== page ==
Hundreds of Britons stranded by the air chaos were heading home on board a Royal Navy warship tonight.

HMS Albion left Santander in northern Spain at lunchtime carrying more than 450 troops returning from Afghanistan and about 280 holidaymakers.

Among those on board were a group of teenage boys on a football tour and Stanley Johnson, the father of London Mayor Boris Johnson, who was held up returning from a trip to the Galapagos Islands.

Mr Johnson senior said he was "absolutely thrilled" to be on his way back to Britain, adding: "You could say it is a bit of Dunkirk spirit."

The troops returning home from Afghanistan included soldiers, members of IX Squadron RAF, which operates Tornado jets and is based at RAF Marham, near King's Lynn, Norfolk, and medics from 33 Field Hospital based in Gosport, Hampshire.

Caught up in the disruption caused by the Icelandic volcanic ash cloud that grounded flights across northern Europe, they flew first to Cyprus, where they had to wait before flying on to Spain to be picked up by HMS Albion.

Major Angus Henderson, 40, of 1st Battalion The Royal Welsh, said he wanted to get back to Britain to see his wife and three small children and attend the funeral of a young comrade killed in Afghanistan.

He said: "How many modes of transport have I been on? I have lost count now - planes, buses and now ships."

Some of HMS Albion's crew have given up their berths for the travellers, but others will have to sleep on camp beds below deck. The menu on board is said to include fish and chips and curry.

The ship is expected to arrive in Portsmouth tomorrow night.

Prime Minister Gordon Brown announced yesterday that another two Navy vessels, aircraft carrier HMS Ark Royal and commando helicopter carrier HMS Ocean, had also been deployed to rescue British travellers stuck on the Continent.

But these ships are still awaiting orders - and ferry companies say there is no shortage of space on their routes from France to Britain, although many services from Spain are now fully booked.

A Ministry of Defence spokesman said today: "As the Prime Minister made clear this morning, the Government is looking at a number of ways to help British citizens stuck abroad get home.

"HMS Ocean and HMS Ark Royal are poised and ready for tasking if directed.

"In the meantime HMS Ocean is making use of the time by conducting routine training in the English Channel and HMS Ark Royal is preparing for her next deployment off the south coast of England."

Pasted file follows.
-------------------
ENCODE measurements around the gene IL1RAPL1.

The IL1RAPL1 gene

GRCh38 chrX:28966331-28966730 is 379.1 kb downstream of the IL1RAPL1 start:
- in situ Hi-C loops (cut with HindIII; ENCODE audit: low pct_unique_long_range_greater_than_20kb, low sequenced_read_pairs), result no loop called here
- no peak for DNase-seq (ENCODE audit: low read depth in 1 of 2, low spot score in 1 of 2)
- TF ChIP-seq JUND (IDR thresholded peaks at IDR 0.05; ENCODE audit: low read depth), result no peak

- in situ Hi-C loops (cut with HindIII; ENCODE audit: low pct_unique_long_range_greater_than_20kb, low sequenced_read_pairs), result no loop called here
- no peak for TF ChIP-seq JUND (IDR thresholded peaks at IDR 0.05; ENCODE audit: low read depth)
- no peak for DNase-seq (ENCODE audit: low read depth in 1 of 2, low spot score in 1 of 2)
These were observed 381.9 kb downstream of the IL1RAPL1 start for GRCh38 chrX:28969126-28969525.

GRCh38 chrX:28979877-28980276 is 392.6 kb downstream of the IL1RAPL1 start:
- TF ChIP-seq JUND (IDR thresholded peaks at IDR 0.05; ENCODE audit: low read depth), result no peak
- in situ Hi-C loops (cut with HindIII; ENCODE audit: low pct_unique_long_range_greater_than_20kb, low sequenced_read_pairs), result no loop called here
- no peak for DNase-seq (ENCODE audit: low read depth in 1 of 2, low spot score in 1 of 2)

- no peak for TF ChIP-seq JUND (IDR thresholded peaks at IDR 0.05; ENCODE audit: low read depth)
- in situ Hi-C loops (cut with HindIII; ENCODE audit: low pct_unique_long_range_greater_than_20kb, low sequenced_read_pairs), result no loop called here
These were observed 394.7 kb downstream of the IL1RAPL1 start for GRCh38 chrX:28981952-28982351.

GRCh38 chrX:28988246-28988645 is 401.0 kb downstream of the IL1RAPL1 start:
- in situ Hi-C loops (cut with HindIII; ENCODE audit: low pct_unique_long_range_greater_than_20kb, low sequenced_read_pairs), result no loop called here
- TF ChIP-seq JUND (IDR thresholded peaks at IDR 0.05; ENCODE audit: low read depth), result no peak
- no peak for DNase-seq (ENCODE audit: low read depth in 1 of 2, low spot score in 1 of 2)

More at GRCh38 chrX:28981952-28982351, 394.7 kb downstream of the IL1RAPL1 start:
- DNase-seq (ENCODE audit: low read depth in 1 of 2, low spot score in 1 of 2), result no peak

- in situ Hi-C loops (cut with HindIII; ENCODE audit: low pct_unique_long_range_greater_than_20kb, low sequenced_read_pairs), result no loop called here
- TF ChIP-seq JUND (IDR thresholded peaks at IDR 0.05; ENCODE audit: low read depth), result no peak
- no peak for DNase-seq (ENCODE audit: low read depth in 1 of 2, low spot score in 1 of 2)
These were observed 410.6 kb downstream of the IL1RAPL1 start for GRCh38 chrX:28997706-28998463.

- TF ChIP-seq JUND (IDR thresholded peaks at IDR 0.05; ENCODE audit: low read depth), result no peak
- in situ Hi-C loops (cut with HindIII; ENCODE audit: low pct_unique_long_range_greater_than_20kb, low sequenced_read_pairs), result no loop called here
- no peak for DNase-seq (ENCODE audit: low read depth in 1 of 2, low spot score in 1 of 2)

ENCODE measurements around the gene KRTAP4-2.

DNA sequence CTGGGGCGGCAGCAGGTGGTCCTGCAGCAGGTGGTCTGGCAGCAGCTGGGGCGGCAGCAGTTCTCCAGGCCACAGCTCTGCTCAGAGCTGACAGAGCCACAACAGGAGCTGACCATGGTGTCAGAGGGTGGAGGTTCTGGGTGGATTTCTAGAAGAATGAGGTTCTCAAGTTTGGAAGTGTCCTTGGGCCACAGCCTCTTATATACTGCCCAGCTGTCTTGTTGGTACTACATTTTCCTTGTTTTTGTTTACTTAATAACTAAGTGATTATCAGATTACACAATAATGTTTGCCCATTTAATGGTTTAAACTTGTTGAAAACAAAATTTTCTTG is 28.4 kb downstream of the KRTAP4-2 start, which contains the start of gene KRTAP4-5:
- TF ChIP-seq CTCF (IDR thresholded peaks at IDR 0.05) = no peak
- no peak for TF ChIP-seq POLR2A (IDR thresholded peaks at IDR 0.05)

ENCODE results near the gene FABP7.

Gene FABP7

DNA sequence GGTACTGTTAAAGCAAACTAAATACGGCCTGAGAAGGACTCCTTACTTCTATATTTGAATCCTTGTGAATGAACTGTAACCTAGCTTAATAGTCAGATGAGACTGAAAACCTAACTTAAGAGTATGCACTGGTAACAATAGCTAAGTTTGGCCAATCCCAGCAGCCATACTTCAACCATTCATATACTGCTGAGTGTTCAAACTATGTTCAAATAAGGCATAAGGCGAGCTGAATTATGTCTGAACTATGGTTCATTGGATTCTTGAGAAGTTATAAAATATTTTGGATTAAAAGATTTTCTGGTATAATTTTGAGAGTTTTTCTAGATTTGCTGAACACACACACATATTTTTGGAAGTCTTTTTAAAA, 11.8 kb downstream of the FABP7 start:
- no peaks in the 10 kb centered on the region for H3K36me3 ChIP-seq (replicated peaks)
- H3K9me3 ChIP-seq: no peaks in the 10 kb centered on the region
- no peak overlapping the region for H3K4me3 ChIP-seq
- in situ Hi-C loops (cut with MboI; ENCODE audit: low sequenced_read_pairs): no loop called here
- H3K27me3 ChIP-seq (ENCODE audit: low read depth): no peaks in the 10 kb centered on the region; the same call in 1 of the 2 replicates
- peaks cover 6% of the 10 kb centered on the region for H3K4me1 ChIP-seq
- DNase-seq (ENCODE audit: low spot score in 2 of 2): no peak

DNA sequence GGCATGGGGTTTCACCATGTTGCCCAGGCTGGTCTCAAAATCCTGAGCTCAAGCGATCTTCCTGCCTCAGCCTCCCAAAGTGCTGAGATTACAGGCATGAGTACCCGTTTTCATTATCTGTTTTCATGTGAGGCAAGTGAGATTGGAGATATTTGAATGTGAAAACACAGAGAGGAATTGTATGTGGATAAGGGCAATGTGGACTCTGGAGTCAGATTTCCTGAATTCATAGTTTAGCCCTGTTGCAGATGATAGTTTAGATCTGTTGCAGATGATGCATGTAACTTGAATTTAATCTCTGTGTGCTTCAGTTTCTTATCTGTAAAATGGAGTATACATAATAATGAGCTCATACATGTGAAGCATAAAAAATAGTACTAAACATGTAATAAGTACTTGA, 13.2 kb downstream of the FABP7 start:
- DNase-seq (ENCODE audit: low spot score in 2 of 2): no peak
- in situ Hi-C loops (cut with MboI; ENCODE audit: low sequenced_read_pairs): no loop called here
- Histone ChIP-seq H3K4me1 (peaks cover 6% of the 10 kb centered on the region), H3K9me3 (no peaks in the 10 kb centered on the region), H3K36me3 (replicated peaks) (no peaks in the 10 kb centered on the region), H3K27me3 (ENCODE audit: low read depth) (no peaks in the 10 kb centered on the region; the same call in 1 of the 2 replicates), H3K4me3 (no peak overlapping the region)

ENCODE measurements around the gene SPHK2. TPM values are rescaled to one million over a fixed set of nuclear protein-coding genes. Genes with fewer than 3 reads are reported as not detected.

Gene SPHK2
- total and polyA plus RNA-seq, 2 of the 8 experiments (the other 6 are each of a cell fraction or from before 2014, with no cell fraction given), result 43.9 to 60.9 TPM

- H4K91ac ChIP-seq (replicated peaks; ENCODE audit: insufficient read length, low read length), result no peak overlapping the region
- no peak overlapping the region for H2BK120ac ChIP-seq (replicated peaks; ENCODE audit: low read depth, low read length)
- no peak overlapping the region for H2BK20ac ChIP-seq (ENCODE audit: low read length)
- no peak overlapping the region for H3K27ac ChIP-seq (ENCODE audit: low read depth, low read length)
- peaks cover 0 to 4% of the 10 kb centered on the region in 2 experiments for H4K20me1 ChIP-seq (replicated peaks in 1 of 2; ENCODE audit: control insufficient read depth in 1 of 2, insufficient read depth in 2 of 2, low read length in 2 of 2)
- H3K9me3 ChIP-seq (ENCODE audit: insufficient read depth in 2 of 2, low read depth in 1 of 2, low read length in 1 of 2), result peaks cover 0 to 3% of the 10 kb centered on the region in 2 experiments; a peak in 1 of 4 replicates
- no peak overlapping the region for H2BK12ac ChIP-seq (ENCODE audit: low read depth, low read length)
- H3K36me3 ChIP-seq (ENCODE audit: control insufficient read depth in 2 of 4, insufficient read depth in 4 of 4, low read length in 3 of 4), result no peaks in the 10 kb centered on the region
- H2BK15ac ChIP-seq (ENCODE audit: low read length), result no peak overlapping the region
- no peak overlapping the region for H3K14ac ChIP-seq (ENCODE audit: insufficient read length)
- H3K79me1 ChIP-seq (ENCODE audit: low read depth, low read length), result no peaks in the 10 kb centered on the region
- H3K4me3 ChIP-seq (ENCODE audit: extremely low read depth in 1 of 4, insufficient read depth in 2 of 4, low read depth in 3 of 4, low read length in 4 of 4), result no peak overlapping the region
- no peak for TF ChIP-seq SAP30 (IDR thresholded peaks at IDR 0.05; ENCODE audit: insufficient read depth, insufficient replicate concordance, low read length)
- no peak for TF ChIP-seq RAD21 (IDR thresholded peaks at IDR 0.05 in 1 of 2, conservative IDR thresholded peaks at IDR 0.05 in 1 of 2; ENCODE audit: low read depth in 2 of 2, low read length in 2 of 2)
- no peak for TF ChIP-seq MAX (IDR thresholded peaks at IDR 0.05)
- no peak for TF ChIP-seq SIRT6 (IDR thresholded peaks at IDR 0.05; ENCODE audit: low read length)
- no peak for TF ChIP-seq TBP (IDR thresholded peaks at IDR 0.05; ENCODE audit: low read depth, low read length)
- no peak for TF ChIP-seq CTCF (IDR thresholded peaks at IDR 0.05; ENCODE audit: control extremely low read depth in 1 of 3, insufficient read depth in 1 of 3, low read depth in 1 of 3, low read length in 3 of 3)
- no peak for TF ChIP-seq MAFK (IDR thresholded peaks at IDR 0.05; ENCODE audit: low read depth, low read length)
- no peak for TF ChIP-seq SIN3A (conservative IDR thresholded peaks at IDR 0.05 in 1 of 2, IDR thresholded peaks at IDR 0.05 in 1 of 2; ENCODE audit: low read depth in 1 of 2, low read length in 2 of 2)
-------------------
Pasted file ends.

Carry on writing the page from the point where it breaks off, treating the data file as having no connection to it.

This is not the first time the UK has mounted a seaborne operation to recover stranded Britons.

Hundreds of small boats helped the Navy to evacuate more than 300,000 Allied troops from around Dunkirk in northern France in May and June 1940 after they were cut off by German forces.

In July 2006, UK warships, including the aircraft carrier HMS Illustrious and the commando assault ship HMS Bulwark, were involved in rescuing about 4,400 people, including more than 2,500 British nationals, from Lebanon during the war between Hezbollah and Israel.

HMS Ocean and HMS Ark Royal are not currently needed but they will remain on standby ready to bring British travellers home from northern European ports, Foreign Secretary David Miliband said.

He told the BBC: "If they're needed, we think it's prudent to have them on standby in case there is an extra demand or when there is an extra demand so that every available option is being used to get people home.

"I think it's right that since we're urging British people who are on the Continent to make their way to the northern ports, that we ensure that once they get there they're dealt with as quickly as possible.

"Fortunately, there's significantly increased ferry and train capacity, and at the moment that is sufficient.

"But if it isn't, we'll make sure that HMS Ocean and HMS Ark Royal, if needed, are used."